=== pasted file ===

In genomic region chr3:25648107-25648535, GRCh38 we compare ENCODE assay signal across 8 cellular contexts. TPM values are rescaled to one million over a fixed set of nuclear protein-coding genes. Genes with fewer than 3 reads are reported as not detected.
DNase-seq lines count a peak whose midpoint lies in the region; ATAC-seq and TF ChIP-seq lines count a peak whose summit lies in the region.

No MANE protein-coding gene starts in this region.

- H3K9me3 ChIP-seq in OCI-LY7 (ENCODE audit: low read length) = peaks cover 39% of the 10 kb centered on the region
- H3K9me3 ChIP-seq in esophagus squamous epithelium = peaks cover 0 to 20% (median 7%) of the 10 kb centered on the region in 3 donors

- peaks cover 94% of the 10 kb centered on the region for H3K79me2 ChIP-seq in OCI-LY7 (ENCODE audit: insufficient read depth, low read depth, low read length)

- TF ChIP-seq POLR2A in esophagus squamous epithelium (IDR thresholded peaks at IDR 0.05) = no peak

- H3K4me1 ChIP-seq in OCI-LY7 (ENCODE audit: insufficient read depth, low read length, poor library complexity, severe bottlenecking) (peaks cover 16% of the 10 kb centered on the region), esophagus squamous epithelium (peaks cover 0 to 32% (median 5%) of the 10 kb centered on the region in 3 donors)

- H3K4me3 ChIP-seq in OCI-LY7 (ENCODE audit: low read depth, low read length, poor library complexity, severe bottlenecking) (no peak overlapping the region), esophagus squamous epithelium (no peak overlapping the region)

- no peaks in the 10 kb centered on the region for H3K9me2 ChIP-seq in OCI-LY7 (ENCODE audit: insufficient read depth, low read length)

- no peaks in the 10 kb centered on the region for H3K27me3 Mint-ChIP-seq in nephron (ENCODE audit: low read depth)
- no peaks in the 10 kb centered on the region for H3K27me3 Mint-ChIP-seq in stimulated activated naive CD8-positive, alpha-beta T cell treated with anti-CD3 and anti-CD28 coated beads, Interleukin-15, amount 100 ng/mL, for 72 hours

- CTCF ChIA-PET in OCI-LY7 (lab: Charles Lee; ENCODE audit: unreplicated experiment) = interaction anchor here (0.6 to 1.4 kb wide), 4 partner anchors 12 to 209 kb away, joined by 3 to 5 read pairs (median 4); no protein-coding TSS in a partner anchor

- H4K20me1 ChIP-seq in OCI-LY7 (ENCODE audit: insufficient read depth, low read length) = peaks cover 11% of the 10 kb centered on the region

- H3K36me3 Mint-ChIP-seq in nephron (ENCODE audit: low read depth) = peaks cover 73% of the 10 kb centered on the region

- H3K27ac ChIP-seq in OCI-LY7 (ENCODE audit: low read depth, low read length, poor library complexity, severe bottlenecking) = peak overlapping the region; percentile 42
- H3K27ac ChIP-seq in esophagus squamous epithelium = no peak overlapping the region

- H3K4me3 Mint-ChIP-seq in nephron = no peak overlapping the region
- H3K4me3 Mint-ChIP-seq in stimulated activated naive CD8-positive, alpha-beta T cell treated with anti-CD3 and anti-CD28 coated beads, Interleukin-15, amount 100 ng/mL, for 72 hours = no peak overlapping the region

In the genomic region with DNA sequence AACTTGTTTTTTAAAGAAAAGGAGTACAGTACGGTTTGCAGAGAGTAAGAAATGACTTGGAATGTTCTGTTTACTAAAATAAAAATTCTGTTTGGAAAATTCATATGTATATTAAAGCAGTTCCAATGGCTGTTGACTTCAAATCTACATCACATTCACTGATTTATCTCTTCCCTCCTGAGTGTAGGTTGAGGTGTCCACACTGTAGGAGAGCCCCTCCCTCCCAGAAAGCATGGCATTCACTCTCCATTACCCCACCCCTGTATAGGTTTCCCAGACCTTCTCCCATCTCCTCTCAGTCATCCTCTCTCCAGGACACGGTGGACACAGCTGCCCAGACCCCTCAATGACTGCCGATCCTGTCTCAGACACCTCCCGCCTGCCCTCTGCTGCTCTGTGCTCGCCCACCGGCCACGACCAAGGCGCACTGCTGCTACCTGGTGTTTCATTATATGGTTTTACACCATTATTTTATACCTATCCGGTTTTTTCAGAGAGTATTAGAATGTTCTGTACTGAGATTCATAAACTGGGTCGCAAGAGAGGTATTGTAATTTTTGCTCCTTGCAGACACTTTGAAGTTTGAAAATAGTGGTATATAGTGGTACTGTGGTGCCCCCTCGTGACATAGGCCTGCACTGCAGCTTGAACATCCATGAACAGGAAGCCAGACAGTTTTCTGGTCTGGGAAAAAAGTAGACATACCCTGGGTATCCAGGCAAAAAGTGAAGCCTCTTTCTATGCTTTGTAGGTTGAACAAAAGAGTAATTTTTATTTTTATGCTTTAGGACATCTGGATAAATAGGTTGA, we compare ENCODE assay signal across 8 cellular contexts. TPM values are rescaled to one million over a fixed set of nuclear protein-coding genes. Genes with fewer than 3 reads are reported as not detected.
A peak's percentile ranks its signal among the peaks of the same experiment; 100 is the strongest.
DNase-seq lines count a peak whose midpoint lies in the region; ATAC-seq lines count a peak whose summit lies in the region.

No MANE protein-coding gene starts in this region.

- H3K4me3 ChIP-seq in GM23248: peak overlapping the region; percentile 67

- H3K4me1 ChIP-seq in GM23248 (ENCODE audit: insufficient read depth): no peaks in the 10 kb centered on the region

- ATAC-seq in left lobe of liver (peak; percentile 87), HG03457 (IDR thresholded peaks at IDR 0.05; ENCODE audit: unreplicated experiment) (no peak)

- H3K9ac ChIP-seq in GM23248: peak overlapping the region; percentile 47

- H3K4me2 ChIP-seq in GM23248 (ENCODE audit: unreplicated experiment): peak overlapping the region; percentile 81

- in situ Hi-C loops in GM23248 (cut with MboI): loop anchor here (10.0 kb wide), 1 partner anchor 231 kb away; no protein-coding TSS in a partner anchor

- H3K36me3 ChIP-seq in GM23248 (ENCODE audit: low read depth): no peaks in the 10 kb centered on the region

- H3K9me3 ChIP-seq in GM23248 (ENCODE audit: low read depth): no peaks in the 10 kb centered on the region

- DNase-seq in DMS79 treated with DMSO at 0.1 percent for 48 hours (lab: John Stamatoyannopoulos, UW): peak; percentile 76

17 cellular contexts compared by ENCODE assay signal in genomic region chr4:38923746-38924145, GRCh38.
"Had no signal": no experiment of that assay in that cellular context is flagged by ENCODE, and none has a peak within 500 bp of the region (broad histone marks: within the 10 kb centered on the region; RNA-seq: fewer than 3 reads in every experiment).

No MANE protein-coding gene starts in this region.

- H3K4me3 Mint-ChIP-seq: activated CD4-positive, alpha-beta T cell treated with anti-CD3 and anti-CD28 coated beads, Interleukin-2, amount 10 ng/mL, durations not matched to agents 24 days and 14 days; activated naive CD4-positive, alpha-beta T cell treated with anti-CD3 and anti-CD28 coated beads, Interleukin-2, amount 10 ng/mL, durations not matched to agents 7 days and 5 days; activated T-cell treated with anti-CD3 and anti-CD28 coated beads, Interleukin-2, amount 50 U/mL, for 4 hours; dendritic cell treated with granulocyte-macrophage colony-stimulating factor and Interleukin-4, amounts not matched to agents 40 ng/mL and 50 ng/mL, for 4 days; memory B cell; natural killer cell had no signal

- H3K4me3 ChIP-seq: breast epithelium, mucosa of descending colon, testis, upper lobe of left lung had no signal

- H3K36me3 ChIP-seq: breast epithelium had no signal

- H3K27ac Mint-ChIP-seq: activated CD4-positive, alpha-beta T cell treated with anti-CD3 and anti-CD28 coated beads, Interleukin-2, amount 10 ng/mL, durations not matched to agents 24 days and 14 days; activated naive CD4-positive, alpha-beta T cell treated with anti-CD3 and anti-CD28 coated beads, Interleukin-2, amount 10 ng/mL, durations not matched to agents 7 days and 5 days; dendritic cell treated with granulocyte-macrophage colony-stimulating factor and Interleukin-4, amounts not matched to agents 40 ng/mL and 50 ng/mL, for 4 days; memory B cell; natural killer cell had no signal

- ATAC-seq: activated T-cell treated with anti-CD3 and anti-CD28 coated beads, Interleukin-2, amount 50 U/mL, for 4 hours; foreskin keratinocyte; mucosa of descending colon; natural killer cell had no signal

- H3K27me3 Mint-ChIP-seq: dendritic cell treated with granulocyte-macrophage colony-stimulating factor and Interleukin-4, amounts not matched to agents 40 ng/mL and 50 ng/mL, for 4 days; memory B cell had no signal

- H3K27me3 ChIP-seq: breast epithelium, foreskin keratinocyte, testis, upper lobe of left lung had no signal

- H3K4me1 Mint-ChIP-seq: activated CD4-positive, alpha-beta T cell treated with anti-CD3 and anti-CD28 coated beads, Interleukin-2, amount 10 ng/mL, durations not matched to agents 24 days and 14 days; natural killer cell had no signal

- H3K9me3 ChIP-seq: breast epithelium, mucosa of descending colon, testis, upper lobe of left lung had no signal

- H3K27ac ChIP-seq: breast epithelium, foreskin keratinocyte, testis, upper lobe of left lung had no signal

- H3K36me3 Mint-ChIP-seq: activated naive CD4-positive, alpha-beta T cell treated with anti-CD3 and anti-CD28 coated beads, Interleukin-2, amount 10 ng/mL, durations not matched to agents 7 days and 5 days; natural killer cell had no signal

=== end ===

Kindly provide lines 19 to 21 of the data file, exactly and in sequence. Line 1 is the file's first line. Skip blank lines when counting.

- H3K4me3 Mint-ChIP-seq in stimulated activated naive CD8-positive, alpha-beta T cell treated with anti-CD3 and anti-CD28 coated beads, Interleukin-15, amount 100 ng/mL, for 72 hours = no peak overlapping the region

In the genomic region with DNA sequence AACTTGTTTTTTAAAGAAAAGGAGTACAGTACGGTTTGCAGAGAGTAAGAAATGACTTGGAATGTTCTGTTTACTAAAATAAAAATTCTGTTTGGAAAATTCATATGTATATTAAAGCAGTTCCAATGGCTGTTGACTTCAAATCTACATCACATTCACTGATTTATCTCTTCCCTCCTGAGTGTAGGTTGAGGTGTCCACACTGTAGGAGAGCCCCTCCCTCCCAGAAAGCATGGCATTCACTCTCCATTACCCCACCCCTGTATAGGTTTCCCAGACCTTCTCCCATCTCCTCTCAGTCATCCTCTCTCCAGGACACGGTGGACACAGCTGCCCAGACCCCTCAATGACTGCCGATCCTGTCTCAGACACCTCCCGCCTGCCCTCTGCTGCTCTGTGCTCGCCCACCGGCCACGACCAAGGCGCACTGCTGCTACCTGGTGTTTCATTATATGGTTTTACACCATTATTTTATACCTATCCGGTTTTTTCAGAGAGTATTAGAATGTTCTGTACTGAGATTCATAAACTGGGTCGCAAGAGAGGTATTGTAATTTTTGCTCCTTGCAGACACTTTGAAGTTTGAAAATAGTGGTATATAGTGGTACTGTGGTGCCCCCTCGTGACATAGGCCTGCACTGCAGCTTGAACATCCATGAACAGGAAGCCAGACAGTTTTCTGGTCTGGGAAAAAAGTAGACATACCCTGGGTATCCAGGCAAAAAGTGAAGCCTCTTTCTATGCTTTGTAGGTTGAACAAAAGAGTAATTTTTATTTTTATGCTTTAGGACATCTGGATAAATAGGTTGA, we compare ENCODE assay signal across 8 cellular contexts. TPM values are rescaled to one million over a fixed set of nuclear protein-coding genes. Genes with fewer than 3 reads are reported as not detected.
A peak's percentile ranks its signal among the peaks of the same experiment; 100 is the strongest.